Vent sexing is easiest to perform on ducklings that are a day old. It’s the only method of determining sex before the Cayuga ducks reach about 8 weeks old. The procedure involves inverting the ducklings vent or cloaca to show their sexual organs. It could be tempting to try this on your own when hoping to quickly determine whether you have male or female ducks. However, vent sexing can really hurt ducks if a mistake is made and there’s a high chance of error. Best leave this to the trained veterinarians! 

Male vs. Female Cayuga Duck: Size

Cayugas are medium sized, heavy bodied ducks. Female Cayuga ducks are slightly smaller than males. Hens grow to be an average of 7 pounds, while drakes can reach 8 pounds. Both males and females have broad and deep bodies with broad breasts and slightly elevated chests.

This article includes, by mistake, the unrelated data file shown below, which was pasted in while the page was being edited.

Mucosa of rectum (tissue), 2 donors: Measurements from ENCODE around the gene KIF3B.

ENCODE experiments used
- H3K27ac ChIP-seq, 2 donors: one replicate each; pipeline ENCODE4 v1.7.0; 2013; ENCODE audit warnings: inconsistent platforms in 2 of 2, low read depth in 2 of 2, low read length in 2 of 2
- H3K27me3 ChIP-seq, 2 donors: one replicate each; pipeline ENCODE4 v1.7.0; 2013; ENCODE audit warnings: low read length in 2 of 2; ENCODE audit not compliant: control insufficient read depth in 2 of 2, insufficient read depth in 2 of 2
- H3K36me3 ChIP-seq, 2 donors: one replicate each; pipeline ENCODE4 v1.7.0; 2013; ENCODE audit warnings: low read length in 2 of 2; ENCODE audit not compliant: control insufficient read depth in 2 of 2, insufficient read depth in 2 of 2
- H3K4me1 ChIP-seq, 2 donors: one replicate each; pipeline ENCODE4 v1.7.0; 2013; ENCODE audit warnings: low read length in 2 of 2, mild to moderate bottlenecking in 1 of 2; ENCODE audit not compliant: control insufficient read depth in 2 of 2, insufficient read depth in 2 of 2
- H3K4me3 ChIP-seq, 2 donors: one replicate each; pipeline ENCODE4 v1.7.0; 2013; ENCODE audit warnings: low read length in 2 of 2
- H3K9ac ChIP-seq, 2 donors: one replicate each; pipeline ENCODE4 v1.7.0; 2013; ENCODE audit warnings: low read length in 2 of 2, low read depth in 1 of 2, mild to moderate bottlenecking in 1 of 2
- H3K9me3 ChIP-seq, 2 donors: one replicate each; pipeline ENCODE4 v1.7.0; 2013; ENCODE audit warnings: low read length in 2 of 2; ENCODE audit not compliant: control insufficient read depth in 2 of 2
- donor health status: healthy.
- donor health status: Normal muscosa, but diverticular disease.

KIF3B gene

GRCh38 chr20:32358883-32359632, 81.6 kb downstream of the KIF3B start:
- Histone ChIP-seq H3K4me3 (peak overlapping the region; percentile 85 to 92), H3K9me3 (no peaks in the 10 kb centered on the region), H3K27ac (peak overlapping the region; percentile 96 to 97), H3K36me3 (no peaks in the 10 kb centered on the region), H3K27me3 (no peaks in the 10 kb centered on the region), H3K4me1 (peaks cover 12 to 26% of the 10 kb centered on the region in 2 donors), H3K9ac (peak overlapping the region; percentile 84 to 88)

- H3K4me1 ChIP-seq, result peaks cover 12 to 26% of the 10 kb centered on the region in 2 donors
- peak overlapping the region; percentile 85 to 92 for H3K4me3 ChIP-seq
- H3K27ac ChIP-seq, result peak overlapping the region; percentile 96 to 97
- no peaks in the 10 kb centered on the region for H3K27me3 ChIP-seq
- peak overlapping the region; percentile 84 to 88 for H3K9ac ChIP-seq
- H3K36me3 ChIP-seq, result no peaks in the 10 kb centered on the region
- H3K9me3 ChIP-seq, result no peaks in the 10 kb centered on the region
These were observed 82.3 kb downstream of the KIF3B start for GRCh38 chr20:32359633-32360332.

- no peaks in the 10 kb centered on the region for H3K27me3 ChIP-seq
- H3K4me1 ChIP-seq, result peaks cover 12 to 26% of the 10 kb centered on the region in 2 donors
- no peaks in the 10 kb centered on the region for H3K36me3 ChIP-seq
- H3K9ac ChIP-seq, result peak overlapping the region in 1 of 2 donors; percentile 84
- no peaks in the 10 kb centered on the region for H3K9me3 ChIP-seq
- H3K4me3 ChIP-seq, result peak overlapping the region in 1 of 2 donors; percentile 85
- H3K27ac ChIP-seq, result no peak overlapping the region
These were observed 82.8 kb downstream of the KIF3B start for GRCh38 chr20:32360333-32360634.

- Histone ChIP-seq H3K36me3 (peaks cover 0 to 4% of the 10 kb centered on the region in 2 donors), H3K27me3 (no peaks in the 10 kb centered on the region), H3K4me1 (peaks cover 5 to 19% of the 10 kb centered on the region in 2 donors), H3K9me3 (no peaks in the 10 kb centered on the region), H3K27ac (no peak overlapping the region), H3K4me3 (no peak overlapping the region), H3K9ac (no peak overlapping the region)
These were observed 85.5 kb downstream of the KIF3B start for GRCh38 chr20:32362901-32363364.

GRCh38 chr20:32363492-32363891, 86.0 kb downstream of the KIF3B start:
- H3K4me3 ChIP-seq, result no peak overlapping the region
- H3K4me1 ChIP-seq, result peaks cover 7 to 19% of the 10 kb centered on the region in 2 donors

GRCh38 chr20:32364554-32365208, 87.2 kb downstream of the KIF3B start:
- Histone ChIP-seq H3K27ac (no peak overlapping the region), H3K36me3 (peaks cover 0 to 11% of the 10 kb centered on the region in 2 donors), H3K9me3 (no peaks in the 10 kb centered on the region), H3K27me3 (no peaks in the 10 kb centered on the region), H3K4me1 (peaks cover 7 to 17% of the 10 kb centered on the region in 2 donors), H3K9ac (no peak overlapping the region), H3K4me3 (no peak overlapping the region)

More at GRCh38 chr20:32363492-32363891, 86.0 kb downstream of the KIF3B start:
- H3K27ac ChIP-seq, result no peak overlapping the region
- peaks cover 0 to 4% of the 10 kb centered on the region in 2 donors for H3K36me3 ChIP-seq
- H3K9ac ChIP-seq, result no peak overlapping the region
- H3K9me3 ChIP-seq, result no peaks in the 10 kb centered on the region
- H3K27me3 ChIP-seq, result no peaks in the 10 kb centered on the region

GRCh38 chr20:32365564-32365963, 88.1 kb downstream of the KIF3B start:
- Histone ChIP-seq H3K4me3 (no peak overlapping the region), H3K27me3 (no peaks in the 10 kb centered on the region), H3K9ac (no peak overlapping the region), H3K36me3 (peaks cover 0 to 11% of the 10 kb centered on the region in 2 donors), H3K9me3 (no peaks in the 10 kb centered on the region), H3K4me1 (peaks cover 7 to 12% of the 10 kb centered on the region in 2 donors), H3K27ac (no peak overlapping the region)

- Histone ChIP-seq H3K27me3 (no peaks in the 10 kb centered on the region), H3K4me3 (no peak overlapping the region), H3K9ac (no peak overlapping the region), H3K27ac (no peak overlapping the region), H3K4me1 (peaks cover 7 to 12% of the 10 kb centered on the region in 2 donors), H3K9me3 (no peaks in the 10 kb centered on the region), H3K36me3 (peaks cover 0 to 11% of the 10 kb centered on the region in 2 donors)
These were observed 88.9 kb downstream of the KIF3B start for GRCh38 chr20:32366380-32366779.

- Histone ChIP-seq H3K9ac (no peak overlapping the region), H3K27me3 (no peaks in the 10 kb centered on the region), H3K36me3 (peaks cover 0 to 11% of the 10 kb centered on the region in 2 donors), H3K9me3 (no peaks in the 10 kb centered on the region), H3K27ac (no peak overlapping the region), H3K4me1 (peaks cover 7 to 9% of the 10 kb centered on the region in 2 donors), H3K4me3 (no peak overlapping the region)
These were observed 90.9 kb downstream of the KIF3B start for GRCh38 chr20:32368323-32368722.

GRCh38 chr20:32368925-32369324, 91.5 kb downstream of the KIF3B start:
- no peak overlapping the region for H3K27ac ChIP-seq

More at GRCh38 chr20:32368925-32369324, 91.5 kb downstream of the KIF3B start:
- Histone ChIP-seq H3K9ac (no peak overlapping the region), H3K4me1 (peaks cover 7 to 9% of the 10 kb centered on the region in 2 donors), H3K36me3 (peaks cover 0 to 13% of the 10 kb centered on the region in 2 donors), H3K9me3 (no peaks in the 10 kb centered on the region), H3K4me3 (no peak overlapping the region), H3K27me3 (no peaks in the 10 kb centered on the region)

Cayuga duck male (drake)

Cayuga drakes are slightly bigger than Cayuga hens weighing an average of 8 pounds.

©Eric Dobis, CC BY 2.0 <>, via Wikimedia Commons – Original / License

Male vs. Female Cayuga Duck: Plumage

Cayuga ducklings have fuzzy plumage whether they are male or female until they reach about 90 days old. At this point, male Cayuga ducklings develop hard, curled tail feathers, also known as sex feathers. Tail feathers stand out as a great way to determine sex. However, you should be aware that female Cayugas can occasionally sprout some curly tail feathers, especially if there is no drake in her flock. Tail feathers molt once per year, so males may be mistaken for females at the time of molting when the feathers are shed. Female Cayugas sprout true feathers earlier than males and their wing feathers tend to mature more quickly.